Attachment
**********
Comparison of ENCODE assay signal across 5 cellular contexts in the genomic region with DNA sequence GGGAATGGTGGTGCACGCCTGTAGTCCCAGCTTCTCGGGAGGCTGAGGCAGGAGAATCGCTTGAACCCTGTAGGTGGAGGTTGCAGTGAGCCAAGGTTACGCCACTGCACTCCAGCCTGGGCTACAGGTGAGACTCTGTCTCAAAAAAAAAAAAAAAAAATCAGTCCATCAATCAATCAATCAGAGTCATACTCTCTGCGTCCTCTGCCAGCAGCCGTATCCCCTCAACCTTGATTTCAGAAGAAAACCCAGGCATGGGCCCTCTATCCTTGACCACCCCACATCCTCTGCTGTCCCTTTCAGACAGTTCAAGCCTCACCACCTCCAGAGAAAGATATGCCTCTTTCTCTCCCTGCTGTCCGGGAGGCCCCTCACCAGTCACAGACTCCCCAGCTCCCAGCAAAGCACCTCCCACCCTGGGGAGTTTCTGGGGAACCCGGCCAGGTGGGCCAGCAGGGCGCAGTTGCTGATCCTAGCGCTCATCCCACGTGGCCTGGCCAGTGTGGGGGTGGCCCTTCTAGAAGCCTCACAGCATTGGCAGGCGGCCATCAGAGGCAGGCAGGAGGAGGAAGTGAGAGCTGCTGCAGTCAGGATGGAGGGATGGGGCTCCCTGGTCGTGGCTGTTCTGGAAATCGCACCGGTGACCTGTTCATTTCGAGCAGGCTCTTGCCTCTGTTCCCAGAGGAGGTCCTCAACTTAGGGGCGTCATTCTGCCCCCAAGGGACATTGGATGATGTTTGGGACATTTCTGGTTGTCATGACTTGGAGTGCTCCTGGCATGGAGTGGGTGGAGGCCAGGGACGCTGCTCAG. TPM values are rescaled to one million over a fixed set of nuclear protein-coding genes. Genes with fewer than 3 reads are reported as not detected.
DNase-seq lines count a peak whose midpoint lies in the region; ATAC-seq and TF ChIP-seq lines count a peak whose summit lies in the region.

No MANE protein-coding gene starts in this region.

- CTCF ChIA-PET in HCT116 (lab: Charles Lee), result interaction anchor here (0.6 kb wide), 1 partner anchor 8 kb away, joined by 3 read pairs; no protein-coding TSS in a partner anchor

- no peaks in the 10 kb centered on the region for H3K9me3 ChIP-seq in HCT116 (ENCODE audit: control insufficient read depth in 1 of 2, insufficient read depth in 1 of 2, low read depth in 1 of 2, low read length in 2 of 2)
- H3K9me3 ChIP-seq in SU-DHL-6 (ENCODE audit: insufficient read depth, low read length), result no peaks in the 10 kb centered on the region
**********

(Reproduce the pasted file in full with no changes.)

Comparison of ENCODE assay signal across 5 cellular contexts in the genomic region with DNA sequence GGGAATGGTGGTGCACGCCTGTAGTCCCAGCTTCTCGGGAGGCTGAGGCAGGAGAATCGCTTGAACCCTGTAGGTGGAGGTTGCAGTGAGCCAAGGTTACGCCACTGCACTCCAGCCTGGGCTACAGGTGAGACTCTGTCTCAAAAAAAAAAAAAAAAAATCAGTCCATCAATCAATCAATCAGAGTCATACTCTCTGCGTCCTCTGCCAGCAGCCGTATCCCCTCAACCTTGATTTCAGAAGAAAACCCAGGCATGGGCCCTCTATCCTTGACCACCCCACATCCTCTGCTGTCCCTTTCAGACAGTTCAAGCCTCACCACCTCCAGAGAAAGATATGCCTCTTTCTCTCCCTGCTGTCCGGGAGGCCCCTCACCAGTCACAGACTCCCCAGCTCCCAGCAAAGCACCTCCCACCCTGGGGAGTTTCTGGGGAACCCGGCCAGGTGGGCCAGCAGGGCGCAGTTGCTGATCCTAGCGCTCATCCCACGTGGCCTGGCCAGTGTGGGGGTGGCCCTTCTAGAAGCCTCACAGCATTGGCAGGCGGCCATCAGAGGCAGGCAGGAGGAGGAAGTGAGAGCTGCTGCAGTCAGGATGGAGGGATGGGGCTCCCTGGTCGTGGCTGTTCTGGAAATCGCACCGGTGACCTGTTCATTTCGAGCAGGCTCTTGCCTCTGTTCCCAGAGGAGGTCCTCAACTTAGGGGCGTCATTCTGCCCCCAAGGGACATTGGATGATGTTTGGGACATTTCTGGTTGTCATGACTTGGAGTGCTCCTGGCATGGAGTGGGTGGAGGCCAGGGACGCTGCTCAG. TPM values are rescaled to one million over a fixed set of nuclear protein-coding genes. Genes with fewer than 3 reads are reported as not detected.
DNase-seq lines count a peak whose midpoint lies in the region; ATAC-seq and TF ChIP-seq lines count a peak whose summit lies in the region.

No MANE protein-coding gene starts in this region.

- CTCF ChIA-PET in HCT116 (lab: Charles Lee), result interaction anchor here (0.6 kb wide), 1 partner anchor 8 kb away, joined by 3 read pairs; no protein-coding TSS in a partner anchor

- no peaks in the 10 kb centered on the region for H3K9me3 ChIP-seq in HCT116 (ENCODE audit: control insufficient read depth in 1 of 2, insufficient read depth in 1 of 2, low read depth in 1 of 2, low read length in 2 of 2)
- H3K9me3 ChIP-seq in SU-DHL-6 (ENCODE audit: insufficient read depth, low read length), result no peaks in the 10 kb centered on the region